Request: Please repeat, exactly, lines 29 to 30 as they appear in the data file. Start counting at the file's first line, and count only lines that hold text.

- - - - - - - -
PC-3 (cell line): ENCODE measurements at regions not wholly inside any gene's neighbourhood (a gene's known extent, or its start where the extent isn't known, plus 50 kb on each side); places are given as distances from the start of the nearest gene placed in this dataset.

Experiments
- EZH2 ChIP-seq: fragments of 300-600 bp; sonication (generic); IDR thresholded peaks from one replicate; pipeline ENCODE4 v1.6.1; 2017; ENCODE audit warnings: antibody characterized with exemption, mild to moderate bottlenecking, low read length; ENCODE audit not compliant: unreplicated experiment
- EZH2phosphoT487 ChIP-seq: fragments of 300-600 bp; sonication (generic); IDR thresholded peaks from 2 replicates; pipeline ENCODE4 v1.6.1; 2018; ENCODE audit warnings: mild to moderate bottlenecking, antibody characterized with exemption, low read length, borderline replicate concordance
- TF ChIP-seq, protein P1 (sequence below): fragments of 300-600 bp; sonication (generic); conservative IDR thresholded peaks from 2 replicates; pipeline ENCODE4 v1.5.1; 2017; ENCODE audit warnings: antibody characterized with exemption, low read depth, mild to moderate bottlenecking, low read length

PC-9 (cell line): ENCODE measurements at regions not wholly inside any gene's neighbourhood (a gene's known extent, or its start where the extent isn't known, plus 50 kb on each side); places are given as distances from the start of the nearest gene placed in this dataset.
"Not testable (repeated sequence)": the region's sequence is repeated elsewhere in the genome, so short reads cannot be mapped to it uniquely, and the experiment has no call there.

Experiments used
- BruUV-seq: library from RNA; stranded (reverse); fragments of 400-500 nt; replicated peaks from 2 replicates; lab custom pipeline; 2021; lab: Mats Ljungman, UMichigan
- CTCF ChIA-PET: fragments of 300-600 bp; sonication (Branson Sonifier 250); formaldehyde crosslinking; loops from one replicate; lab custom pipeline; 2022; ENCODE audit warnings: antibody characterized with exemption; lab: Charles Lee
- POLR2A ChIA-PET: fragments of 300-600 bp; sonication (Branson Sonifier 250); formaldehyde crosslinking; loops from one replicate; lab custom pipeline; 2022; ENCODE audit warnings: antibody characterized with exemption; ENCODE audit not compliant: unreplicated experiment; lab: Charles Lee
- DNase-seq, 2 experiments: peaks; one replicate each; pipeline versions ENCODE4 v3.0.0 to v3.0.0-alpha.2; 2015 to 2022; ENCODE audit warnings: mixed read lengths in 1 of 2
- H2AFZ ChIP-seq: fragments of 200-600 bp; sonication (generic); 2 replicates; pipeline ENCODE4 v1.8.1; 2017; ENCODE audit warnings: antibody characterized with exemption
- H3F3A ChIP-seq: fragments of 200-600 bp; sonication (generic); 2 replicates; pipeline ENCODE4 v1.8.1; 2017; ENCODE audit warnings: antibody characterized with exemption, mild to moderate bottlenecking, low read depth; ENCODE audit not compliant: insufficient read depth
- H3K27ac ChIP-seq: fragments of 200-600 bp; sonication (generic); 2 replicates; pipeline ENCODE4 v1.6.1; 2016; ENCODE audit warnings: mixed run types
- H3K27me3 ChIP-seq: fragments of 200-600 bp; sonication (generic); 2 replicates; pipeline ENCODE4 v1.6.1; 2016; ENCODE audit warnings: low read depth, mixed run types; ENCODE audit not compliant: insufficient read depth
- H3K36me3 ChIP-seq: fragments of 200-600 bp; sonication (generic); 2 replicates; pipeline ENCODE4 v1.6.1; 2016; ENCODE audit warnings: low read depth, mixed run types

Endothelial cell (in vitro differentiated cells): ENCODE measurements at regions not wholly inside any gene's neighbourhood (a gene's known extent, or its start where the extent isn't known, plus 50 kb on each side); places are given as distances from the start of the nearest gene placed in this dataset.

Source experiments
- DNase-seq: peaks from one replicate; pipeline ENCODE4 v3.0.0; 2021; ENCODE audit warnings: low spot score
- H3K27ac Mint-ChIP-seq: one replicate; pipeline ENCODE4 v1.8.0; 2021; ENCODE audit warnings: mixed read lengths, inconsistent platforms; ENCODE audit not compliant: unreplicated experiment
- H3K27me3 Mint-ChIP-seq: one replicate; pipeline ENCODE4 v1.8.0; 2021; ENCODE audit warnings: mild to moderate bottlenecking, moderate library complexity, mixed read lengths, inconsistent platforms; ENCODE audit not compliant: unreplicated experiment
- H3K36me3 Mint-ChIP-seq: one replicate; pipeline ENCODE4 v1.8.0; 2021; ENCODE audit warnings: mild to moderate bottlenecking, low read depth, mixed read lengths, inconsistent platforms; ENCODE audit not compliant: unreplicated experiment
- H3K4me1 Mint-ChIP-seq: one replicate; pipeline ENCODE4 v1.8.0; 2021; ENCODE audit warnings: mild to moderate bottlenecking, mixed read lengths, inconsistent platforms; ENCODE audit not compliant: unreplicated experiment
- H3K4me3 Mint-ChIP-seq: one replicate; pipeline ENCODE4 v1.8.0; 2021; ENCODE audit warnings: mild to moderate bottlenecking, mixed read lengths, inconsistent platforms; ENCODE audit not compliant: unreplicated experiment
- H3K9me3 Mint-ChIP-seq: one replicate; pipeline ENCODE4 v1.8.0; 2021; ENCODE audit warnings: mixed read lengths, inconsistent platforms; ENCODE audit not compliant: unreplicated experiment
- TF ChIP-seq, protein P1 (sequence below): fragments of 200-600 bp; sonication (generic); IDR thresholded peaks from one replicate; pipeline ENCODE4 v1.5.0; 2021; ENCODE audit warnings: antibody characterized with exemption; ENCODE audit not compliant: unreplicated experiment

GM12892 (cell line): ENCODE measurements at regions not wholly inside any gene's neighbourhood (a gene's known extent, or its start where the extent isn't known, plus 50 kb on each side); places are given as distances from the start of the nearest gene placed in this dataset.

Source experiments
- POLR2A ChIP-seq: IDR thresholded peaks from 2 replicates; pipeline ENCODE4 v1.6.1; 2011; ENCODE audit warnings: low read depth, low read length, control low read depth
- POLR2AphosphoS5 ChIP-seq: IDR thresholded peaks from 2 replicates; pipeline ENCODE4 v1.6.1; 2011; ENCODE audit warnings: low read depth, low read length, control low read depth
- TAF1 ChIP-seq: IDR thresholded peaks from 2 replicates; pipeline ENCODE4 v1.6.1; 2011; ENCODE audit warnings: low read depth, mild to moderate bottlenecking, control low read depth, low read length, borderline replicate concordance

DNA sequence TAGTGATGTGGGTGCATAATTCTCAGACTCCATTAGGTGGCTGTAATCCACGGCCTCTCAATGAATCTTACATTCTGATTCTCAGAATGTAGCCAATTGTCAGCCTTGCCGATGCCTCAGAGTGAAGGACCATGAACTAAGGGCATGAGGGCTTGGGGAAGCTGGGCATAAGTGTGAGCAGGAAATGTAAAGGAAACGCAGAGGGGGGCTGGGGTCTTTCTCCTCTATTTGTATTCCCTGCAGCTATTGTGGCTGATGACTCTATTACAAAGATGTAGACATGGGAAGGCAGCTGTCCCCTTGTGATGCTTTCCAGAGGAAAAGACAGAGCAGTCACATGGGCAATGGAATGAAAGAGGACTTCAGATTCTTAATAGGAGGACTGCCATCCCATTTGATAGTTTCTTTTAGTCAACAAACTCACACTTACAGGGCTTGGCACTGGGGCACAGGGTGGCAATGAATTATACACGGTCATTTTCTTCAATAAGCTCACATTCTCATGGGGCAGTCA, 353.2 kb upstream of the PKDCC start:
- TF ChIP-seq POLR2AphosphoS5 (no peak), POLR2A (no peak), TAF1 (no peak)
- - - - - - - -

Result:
Source experiments
- POLR2A ChIP-seq: IDR thresholded peaks from 2 replicates; pipeline ENCODE4 v1.6.1; 2011; ENCODE audit warnings: low read depth, low read length, control low read depth